How the POG came to be

There are A LOT of planners to choose from. A simple google search delivers 2.2 BILLION results. The spectrum is as wide as helping with a specific focus to your run-of-the-mill day planner (and there’s a shit ton of those).

I’ve tried a lot of iterations over the years. My day job in the non-profit world requires the ability to juggle many, many projects and priorities at once, so I’ve refined my project management methods over the years. Many years ago, I settled on a planner style purchased on a whim at TJ Maxx. It provided a weekly outlook with about 10 rows of lines per day. It was the first time I had ever limited my daily tasks to the available area. Previous iterations of “to do “ lists were in long, daunting lists in spiral notebook. Spreading my projects out across the week, I found myself not only being ridiculously productive, I was able to gauge and renegotiate my priorities better.

And yet… it wasn’t quite enough.

This year marks the fourth edition of my Planner of Glory (POG) and (I think) it gets better each year. As I grow and learn more, I continue to refine what’s contained inside. The structure itself hasn’t changed much, and that’s largely because of what I used to do.

I want to take you back to a time before the POG. A time where I wrote out my schedule and tasks by hand. Every week.

I love me a good list -- the satisfaction of checking something off. I loved adding comics and practicing my hand lettering. I didn’t love drawing the same thing over and over again.

But I’m getting ahead of myself.

The Bullet Journal method: A Quick Overview

First, I want to say, this method served me well until it didn’t. I used it for over two years and it met my needs in a way no other method had before. It was created by Ryder Carroll and it helped me bring my never-ending to do lists into some sense order.

Some of the principles of bullet journaling include:

  1. Rapid logging
    Or as I like to say, “Give it a KISS” (Keep It Simple Stupid). If you can understand what you mean in a few words, use those few words. You don’t need waste time and energy with a bunch of detail.

  2. Bullet system: symbols for the below, nesting (grouping items together), signifiers (* = priority; ! = inspiration)

    1. Tasks •

    2. Notes -

    3. Events ○

  3. Collections

    1. “The Index”

    2. Monthly Log

    3. Daily Log

    4. Custom Collections

Listen, you can watch a five minute video to understand it better than I could ever explain here. The same page also explains all the above in detail. The point is, it’s methodical. I like that. It a great system. (Maybe it will be for you!)

It worked, but at the same time it didn’t.

I LOVE an analog solution for keeping track of things (see note above about the simple joy of crossing items as “done!” physically). But I also embrace the technology available to me. One example: a collection of “Books I Want to Read” in the bullet system would be noted in the index and then you’d start your list. You’d go back to the list when you needed to add other books. Problem was, I would finish my bullet journal pages before I’ve even come close to reading what had been indexed. So, what works for me is to add the book to a list I keep in Google Keep or to my Amazon wishlist (what? If you wanna throw a book my way, I won’t say no).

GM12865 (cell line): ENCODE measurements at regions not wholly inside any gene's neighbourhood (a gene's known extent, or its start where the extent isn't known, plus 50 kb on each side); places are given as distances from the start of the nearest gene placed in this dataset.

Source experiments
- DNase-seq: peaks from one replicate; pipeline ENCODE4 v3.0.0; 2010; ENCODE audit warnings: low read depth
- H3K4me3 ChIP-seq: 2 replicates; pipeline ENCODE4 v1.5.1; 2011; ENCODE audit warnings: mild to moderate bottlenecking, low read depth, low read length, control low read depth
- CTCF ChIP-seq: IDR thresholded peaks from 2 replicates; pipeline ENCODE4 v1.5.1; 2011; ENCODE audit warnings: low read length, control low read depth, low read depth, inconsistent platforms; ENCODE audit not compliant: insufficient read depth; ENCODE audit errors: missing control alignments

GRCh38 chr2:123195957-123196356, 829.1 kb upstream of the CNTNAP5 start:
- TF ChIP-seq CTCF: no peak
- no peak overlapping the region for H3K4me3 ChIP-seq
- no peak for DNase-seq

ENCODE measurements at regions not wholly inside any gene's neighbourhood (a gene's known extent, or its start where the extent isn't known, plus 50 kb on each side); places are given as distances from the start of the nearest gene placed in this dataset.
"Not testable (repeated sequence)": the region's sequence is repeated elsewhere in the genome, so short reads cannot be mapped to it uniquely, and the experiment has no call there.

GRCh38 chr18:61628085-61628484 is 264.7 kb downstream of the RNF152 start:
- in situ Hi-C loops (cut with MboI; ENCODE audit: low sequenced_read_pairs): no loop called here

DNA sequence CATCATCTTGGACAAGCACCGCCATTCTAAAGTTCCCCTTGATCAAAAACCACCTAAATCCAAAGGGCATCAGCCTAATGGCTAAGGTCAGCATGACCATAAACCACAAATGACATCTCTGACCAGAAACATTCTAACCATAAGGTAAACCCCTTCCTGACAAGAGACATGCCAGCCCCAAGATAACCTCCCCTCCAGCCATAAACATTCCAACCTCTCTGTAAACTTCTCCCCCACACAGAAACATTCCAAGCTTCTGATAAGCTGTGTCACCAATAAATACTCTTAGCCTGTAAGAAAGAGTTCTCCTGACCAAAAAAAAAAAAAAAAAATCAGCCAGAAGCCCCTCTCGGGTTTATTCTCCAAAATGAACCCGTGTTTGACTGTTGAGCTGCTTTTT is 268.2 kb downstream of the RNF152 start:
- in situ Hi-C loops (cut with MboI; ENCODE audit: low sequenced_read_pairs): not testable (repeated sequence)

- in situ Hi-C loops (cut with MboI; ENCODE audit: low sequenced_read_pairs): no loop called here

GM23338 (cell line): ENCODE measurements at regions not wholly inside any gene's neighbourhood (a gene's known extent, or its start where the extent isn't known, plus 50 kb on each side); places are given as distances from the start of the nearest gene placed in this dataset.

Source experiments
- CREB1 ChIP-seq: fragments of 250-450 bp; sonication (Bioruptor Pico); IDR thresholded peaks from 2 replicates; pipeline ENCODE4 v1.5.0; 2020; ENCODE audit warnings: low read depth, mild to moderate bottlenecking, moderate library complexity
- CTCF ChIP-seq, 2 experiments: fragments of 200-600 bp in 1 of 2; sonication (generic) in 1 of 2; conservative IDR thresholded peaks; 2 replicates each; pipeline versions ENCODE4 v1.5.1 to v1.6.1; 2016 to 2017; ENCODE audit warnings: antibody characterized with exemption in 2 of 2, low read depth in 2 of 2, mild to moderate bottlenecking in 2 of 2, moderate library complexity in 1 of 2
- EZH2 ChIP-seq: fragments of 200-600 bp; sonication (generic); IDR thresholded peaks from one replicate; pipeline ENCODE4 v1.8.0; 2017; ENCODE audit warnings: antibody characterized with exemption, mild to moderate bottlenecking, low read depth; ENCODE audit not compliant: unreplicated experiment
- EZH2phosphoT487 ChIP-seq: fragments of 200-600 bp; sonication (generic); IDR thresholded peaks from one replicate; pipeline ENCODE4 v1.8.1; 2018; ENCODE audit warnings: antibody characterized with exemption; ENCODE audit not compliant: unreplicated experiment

I wanted more. But I wanted it more focused. I needed something that managed my work tasks, but also my personal life too. Being a designer and a bit of an organizational freak, I knew I could make it happen. I would take what I liked, leave what I didn’t, and bring a whole added slew of tools. I could take my project management experience, marry it with goal setting & intentions, and help manage a-not-inconsequential-portion of my life in an analog way, in concert with the digital tools I love.

And thus the Planner of Glory was born.

It started with a single print for myself that I brought to a work meeting. My friend and colleague requested one. Then another friend saw it (Hi, Shazam), and wanted one too. I sold two that first year.

In the second iteration, I tried a hard copy book format. MISTAKE. It was too bulky and my price point had to skyrocket to accommodate the upgrade. It didn’t lay flat and the pens leaked through. It was lessons learned. Regardless, six people joined the fold,

Last year, I went back to my soft cover version, updated the monthly reflection and goal setting, and welcomed 16 whole people! Then added 4 more when I came out with a school-year edition! 20 people in 2018! (I don’t want to bore you with business math, but that’s a 900% increase in 3 years.) Mostly, I’m just really excited that people resonate with my system.

This year, I’m even more proud of the POG. I’ve completely revamped the monthly reflection area (which was inspired by the work of my dear friend Nicole Antoinette). I’ve also updated the Goals + Shit section (if you buy the planner, you’ll see what I mean!) and made a few other tweaks as well, including a small email series to help people get the most out of the planner. Including some quarterly reminders, too. I think the only thing I’ll have to fix for 2021’s version are any typos I find along the way. shrugs

SIDEBAR: In addition to Nicole’s awesome work mentioned, these are a few others who have inspired how I work and live. This is certainly not a comprehensive list, and many are well-known, but if they aren’t to you, maybe check ‘em out: Alex Franzen | Seth Godin | Jocko Willink | Hal Elrod | Tony Robbins (listen, watch I am not your Guru on Netflix and then you can @ me)

Jessica Ishikawa